After Windows XP reached its ‘End of Life’, many in the Chinese market have had to adjust. And fortunately for Dell – a company that ships some of its PCs with Ubuntu pre-installed – the market adjustment and want for an alternative operating system is heading in their direction positvely. Ubuntu Kylin happens to be officially supported by the Chinese authorities, and that support carries a lot of weight for Dell in getting their PCs out there.
Dell is one of the, if not the first, Western brand to make personal computers running pre-installed with Ubuntu Kylin, which is based on the open-source Linux OS.
According to the report from South China Morning Post, over 40% of all Dell computers sold in China are now powered by Ubuntu Kylin. “The move comes as Dell has begun partnering with Chinese firms to expand into sectors seen as crucial to national security”, says the SCMP.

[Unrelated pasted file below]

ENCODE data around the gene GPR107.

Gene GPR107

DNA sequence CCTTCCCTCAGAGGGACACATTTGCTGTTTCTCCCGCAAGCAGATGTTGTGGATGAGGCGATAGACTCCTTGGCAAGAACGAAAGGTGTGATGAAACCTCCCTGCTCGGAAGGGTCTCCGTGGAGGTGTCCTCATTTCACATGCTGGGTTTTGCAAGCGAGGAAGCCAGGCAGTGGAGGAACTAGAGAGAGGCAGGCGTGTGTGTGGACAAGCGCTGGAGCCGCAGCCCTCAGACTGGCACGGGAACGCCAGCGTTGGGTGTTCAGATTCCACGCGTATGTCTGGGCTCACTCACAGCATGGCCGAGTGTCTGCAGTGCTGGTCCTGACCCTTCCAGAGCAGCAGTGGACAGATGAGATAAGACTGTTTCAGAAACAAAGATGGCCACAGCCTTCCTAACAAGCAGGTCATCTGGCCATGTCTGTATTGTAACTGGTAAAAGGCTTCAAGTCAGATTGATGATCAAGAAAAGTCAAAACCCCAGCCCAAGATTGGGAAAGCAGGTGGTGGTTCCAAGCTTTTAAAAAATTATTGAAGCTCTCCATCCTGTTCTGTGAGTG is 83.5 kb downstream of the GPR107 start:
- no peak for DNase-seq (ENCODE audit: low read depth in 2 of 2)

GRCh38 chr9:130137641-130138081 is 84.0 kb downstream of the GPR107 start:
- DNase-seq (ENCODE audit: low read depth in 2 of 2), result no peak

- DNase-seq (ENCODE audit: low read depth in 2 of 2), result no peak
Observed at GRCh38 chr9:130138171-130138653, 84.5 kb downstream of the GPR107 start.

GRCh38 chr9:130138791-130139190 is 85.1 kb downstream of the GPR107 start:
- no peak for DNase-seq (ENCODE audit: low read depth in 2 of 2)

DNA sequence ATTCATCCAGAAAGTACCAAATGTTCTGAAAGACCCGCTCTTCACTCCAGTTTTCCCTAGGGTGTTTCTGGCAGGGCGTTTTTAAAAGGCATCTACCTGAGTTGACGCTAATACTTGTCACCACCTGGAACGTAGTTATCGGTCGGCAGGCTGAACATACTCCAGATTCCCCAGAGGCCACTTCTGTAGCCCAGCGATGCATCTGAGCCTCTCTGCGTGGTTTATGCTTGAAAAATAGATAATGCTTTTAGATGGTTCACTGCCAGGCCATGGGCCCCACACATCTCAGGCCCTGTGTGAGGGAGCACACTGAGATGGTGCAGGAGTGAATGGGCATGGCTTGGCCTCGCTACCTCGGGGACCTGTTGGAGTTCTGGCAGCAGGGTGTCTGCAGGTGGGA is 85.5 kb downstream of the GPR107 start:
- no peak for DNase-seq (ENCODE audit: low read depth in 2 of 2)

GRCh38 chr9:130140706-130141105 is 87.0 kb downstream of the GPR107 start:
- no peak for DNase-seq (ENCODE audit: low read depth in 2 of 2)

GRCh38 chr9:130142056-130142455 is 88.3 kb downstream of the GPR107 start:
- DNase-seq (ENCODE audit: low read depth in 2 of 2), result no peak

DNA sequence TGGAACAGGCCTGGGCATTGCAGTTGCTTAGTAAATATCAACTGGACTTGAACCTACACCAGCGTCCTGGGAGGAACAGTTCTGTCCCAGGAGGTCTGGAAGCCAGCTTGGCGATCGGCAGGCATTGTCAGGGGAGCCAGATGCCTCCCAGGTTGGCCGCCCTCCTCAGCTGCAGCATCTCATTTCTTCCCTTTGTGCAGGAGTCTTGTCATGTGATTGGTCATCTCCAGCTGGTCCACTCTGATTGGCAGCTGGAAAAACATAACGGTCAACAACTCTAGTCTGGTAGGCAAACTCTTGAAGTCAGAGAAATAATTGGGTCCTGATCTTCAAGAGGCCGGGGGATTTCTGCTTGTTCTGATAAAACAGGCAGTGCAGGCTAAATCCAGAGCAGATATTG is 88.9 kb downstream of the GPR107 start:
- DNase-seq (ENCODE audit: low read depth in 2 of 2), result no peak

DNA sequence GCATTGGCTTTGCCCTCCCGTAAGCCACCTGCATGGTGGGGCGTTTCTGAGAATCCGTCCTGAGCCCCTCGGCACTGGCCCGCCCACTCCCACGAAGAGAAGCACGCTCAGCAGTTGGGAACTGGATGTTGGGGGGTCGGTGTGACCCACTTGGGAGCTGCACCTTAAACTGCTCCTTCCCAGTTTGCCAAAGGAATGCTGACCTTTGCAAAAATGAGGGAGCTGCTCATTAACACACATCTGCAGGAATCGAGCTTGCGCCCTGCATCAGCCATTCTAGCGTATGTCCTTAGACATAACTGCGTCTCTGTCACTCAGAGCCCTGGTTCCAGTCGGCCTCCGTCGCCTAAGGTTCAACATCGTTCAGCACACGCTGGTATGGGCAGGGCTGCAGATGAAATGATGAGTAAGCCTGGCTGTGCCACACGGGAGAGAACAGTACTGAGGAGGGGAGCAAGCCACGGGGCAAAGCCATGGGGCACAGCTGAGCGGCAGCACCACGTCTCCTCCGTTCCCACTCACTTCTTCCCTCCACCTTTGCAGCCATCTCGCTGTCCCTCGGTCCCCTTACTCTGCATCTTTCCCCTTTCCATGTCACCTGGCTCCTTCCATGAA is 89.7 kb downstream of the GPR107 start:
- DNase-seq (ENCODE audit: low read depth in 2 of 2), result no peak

According to Ubuntu:
Ubuntu Kylin is an official flavour of Ubuntu. It is a free PC operating system created for China and complies with the Chinese Government procurement regulations. It includes all the features you’ve come to expect from Ubuntu, alongside essential Chinese software and apps. The interface has been designed specifically to put Chinese users first — and with new support for touch screens and HiDPI monitors, it runs beautifully on all kinds of hardware. – ubuntu.com/desktop/ubuntu-kylin
According to StatCounter
Although the market share of Windows operating system in China is over 90% more than any other OS, Dell is investing in China heavily, calling the strategy “In China, for China”. Dell has also formed partnership with the Chinese cloud computing firm Kingsoft and other big organizations within China, for the furtherance of this strategy.
However, 40% of all Dell PCs sold in China running Ubuntu at the moment is great news. Hopefully, with the percentage gradually increasing, and sustained for more years to come, Windows might gradually decline in numbers, leaving more room for Ubuntu or any alternative Linux Operating System. Embracing Open Source operating systems might mean cutting budget cost for organizations relying on Windows at the moment.
What do you think of the successes Dell is chalking with their Ubuntu-powered PCs? Will Ubuntu OS penetration in China last?